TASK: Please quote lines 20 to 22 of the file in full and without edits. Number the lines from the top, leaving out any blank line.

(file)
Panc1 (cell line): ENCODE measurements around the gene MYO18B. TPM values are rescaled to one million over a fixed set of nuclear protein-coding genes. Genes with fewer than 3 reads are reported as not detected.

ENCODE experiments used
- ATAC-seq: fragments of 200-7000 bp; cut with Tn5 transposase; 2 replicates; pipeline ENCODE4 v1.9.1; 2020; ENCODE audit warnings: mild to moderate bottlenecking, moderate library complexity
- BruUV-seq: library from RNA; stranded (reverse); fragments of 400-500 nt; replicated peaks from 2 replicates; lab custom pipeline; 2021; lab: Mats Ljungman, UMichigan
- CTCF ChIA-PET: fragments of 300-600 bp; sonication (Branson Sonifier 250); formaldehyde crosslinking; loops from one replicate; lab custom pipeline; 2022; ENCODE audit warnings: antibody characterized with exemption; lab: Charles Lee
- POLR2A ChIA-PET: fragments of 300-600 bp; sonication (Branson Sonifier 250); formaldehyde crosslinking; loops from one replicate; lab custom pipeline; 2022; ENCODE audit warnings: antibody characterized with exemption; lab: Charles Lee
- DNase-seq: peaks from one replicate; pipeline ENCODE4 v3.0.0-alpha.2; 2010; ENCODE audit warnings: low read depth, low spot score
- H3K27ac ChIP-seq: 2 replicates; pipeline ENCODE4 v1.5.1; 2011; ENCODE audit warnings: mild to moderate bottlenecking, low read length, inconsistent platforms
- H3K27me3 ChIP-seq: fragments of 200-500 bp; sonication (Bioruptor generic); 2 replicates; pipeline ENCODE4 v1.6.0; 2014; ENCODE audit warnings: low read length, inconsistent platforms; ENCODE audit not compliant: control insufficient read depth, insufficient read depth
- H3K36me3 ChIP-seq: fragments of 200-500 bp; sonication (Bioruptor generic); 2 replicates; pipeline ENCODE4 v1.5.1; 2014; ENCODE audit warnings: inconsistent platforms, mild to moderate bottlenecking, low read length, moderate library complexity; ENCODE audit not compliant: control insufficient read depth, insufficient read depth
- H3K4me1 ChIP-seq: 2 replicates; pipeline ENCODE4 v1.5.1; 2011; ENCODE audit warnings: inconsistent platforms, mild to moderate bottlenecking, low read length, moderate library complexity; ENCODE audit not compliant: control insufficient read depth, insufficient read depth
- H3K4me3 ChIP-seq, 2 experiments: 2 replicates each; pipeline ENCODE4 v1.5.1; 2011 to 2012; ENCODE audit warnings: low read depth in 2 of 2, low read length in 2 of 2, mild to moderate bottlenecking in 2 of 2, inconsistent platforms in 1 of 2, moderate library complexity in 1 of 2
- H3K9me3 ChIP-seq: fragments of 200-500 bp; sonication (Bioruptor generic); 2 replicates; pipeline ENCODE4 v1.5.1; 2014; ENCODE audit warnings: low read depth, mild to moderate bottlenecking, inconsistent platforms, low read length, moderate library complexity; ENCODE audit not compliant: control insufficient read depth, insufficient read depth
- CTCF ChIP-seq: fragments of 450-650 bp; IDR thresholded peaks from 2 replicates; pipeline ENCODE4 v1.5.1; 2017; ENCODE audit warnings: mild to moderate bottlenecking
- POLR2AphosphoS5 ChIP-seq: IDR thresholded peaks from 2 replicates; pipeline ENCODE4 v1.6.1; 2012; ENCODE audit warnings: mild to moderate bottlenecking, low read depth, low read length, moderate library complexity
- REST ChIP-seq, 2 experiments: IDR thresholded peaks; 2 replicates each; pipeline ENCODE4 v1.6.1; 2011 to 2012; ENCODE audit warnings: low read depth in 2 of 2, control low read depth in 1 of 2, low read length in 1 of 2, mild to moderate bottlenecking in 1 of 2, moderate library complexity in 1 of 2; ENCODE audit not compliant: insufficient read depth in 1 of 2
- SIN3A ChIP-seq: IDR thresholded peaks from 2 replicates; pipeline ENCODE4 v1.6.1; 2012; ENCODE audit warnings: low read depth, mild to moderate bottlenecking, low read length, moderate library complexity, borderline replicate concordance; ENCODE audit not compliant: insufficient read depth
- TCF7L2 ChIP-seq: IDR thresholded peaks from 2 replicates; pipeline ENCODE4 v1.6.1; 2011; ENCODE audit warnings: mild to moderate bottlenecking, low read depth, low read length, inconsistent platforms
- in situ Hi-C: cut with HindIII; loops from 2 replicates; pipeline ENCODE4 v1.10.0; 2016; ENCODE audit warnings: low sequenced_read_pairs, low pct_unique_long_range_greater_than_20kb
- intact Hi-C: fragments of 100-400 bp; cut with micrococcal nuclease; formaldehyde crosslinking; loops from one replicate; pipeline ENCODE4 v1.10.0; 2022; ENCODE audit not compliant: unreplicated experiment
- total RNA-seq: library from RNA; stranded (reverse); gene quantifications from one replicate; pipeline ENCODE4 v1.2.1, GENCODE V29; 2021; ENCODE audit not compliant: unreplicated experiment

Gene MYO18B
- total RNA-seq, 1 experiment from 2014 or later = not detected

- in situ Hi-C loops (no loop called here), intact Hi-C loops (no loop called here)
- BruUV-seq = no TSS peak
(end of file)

- intact Hi-C: fragments of 100-400 bp; cut with micrococcal nuclease; formaldehyde crosslinking; loops from one replicate; pipeline ENCODE4 v1.10.0; 2022; ENCODE audit not compliant: unreplicated experiment
- total RNA-seq: library from RNA; stranded (reverse); gene quantifications from one replicate; pipeline ENCODE4 v1.2.1, GENCODE V29; 2021; ENCODE audit not compliant: unreplicated experiment

Gene MYO18B